Changing America

New studies find millions of young nonbinary and transgender Americans

Photo illustration of a person's hand holding two pins, one with transgender flag colors (light blue, light pink, white) and one with non-binary flag colors (yellow, white, purple and black). Hand is over a pink-dotted background with a purple-toned group of people, as seen from behind.
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Story at a glance

  • Roughly 1.6 percent of American adults are now transgender or nonbinary, according to a 2022 survey. 

  • That number is higher still among young adults, with 5 percent of people under 30 now identifying their gender as different from the one assigned them at birth.  

  • The growing visibility of transgender and nonbinary people comes amid rising societal acceptance and new efforts to count the populations. 

One young adult in 20 is now nonbinary or transgender, communities that society barely recognized and seldom counted until a few years ago.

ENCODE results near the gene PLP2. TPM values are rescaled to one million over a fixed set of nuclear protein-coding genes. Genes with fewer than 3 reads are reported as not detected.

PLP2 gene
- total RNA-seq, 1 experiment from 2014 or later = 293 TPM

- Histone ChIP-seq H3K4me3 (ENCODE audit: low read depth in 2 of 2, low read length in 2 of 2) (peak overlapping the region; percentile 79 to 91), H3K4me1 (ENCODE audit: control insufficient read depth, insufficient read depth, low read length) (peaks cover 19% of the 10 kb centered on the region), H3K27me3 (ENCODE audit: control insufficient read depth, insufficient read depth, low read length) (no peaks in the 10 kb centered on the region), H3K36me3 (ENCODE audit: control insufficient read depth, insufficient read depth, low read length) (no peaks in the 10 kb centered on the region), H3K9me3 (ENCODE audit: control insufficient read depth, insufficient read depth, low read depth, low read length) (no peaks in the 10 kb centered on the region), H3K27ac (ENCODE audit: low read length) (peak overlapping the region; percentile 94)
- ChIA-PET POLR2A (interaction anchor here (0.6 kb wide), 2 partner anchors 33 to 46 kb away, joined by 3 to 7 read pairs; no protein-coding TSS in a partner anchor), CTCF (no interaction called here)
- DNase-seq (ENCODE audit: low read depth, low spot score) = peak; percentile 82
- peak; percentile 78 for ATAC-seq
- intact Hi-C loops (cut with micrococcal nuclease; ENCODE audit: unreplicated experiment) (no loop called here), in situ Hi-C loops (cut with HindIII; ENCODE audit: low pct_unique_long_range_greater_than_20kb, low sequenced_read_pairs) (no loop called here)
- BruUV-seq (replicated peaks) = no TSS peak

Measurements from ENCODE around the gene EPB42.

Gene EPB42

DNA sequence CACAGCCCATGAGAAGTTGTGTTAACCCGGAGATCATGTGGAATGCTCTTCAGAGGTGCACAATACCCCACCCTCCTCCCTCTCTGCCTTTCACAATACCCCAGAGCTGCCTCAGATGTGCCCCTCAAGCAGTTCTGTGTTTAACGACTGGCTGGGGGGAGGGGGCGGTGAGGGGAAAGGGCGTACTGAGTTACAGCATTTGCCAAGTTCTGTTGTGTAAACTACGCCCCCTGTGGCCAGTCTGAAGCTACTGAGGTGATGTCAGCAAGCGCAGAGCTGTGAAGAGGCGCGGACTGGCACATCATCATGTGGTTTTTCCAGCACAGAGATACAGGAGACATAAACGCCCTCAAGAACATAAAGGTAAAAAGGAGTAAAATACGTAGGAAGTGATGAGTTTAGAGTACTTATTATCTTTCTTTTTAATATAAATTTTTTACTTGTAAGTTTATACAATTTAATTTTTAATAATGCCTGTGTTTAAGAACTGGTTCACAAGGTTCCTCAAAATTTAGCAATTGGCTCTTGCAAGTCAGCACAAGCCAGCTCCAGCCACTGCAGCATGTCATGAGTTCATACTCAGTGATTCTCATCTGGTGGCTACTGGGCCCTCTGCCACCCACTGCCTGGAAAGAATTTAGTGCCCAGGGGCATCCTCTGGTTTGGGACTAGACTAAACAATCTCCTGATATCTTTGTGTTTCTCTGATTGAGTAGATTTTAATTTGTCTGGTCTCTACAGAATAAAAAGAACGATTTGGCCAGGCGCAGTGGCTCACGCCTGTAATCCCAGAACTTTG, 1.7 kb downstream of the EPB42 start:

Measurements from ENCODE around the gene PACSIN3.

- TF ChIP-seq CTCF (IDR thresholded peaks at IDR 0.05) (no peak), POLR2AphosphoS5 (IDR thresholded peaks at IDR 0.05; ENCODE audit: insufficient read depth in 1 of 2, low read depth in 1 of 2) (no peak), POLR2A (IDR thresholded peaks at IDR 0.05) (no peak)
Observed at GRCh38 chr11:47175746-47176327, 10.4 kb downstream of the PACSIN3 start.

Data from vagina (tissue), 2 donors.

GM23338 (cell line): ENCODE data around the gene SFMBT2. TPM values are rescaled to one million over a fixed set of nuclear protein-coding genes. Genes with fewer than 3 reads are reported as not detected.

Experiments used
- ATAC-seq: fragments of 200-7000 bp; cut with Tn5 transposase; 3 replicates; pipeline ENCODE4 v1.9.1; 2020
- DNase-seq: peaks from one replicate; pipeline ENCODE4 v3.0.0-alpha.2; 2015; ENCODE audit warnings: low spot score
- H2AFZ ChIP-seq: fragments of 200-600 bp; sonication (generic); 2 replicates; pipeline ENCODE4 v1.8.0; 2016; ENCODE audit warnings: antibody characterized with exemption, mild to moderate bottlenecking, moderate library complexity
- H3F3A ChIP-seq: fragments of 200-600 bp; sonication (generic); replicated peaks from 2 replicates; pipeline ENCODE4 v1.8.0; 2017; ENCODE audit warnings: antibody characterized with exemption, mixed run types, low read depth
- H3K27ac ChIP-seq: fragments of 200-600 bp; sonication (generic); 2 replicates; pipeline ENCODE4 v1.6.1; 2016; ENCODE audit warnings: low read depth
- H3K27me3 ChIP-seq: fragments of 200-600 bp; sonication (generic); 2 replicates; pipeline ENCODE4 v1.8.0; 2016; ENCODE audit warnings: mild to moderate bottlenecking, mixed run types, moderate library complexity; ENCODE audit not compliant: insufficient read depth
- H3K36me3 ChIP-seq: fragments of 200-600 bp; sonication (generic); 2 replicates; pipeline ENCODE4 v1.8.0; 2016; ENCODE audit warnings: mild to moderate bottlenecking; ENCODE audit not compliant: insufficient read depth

Those populations are not new. Only recently, though, have survey-takers thought to ask people about gender identity, invoking terminology that did not exist for prior generations. The word “nonbinary” did not appear in The New York Times until 2014.  

The rising visibility of nonbinary and transgender people reflects the nation’s growing acceptance of gender fluidity, especially among the young. One landmark study found 1.2 million nonbinary people in the 18-60 age group. Of that total, three-quarters were under 30, which suggests Generation Z has explored gender identity to an extent that older Americans have not.  

“We have a world in which we are finally counting these groups,” said Kay Simon, 28, an assistant professor at the University of Minnesota who studies the experiences of queer youth and their families. “You can’t identify as something if you don’t know what the word is.” 

Simon grew up in Florida and Texas. “From a very young age, I kind of realized I was gay,” they said. “At the time, I probably could have told you that I felt different about my gender, but I didn’t have a word for it.”